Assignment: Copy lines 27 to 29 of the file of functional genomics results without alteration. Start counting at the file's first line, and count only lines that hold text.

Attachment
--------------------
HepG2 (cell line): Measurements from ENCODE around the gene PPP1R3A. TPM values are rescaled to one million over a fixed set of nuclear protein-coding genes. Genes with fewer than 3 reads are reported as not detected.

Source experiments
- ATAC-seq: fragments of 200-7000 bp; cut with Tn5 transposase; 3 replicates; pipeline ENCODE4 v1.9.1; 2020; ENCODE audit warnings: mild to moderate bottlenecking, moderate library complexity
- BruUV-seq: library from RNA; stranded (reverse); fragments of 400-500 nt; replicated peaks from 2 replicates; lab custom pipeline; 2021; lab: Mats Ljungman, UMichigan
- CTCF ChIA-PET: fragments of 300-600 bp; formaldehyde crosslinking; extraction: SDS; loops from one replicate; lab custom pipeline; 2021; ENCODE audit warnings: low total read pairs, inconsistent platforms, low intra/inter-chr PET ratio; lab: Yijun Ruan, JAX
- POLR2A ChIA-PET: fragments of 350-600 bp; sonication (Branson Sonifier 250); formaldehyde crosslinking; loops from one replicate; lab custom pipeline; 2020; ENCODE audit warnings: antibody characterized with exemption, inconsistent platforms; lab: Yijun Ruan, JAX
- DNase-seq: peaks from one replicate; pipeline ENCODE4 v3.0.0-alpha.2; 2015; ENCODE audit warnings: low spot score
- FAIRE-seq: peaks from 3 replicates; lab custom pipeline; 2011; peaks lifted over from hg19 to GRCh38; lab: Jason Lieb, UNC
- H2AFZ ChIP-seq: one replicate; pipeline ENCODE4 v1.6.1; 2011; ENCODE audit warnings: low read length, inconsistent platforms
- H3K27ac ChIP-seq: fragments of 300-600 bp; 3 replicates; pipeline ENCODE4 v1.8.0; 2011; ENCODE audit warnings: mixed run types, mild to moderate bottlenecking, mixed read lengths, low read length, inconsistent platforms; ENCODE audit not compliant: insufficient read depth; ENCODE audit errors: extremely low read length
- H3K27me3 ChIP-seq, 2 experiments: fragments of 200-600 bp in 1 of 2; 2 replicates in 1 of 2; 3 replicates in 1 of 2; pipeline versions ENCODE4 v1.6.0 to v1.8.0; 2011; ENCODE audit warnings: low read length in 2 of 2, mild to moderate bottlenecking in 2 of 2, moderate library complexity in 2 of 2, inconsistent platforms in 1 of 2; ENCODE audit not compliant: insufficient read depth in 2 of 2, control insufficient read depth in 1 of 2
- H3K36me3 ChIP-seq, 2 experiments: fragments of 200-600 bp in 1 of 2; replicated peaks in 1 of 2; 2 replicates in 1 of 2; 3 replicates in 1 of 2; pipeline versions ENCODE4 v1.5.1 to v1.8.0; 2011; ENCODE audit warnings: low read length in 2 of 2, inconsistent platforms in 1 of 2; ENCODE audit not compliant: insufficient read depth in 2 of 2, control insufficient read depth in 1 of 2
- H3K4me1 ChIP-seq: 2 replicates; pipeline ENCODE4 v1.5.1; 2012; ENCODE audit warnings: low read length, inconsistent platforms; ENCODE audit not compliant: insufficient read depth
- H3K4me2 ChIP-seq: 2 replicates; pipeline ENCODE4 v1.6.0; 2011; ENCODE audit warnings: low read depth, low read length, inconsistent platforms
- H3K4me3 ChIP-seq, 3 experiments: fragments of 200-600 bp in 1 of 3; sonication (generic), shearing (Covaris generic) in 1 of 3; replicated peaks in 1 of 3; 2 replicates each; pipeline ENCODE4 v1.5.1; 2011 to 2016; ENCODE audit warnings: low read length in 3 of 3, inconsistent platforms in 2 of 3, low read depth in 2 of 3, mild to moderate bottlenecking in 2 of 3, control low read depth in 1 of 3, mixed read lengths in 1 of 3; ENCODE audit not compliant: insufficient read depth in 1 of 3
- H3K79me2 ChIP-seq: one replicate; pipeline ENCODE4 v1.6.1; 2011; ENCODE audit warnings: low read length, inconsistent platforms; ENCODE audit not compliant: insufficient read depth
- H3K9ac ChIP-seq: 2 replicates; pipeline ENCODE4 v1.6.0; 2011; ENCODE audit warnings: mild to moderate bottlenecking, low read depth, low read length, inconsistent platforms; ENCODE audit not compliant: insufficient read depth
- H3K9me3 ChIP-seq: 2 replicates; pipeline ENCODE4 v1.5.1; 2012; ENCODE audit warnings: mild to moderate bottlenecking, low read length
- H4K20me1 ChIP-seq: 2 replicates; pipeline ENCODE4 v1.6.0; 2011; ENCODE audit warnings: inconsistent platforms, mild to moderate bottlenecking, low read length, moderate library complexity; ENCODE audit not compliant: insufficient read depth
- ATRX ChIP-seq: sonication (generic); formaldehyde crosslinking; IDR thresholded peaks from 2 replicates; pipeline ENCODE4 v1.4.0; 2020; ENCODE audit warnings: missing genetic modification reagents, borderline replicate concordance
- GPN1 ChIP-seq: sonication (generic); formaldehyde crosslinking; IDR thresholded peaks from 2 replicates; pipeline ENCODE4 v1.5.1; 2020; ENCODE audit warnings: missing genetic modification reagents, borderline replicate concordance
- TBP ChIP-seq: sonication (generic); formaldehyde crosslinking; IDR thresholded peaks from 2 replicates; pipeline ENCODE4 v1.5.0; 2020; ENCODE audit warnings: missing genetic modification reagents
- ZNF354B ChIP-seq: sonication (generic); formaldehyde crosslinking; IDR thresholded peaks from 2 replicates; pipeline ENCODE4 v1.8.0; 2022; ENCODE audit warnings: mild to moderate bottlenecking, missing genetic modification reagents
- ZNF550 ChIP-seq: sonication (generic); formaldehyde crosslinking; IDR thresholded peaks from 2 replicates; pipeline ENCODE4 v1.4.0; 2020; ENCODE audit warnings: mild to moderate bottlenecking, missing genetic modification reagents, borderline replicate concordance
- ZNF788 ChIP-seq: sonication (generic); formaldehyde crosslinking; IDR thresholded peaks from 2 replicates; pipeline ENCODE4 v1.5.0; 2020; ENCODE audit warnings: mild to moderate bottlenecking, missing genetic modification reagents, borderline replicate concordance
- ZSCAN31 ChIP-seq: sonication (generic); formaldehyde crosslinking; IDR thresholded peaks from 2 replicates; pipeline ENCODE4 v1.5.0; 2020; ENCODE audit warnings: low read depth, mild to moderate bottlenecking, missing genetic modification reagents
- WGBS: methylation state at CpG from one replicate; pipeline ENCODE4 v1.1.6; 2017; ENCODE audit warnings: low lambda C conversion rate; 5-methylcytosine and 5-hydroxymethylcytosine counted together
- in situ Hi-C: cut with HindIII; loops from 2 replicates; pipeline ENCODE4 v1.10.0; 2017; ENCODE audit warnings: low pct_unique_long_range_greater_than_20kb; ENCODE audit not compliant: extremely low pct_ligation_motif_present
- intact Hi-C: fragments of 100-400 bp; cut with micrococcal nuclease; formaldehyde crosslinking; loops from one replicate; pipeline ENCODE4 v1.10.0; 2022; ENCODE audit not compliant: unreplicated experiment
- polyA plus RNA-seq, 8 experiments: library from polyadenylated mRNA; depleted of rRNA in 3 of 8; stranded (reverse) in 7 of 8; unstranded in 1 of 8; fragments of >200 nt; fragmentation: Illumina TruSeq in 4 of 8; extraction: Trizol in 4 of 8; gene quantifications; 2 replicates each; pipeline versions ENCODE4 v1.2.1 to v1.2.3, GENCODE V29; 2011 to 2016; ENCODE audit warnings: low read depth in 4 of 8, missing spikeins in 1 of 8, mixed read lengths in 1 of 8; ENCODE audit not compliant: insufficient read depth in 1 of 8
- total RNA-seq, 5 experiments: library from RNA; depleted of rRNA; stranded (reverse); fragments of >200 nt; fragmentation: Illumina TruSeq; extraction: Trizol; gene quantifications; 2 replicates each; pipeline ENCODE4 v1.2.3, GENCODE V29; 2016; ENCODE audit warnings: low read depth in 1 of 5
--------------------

- WGBS: methylation state at CpG from one replicate; pipeline ENCODE4 v1.1.6; 2017; ENCODE audit warnings: low lambda C conversion rate; 5-methylcytosine and 5-hydroxymethylcytosine counted together
- in situ Hi-C: cut with HindIII; loops from 2 replicates; pipeline ENCODE4 v1.10.0; 2017; ENCODE audit warnings: low pct_unique_long_range_greater_than_20kb; ENCODE audit not compliant: extremely low pct_ligation_motif_present
- intact Hi-C: fragments of 100-400 bp; cut with micrococcal nuclease; formaldehyde crosslinking; loops from one replicate; pipeline ENCODE4 v1.10.0; 2022; ENCODE audit not compliant: unreplicated experiment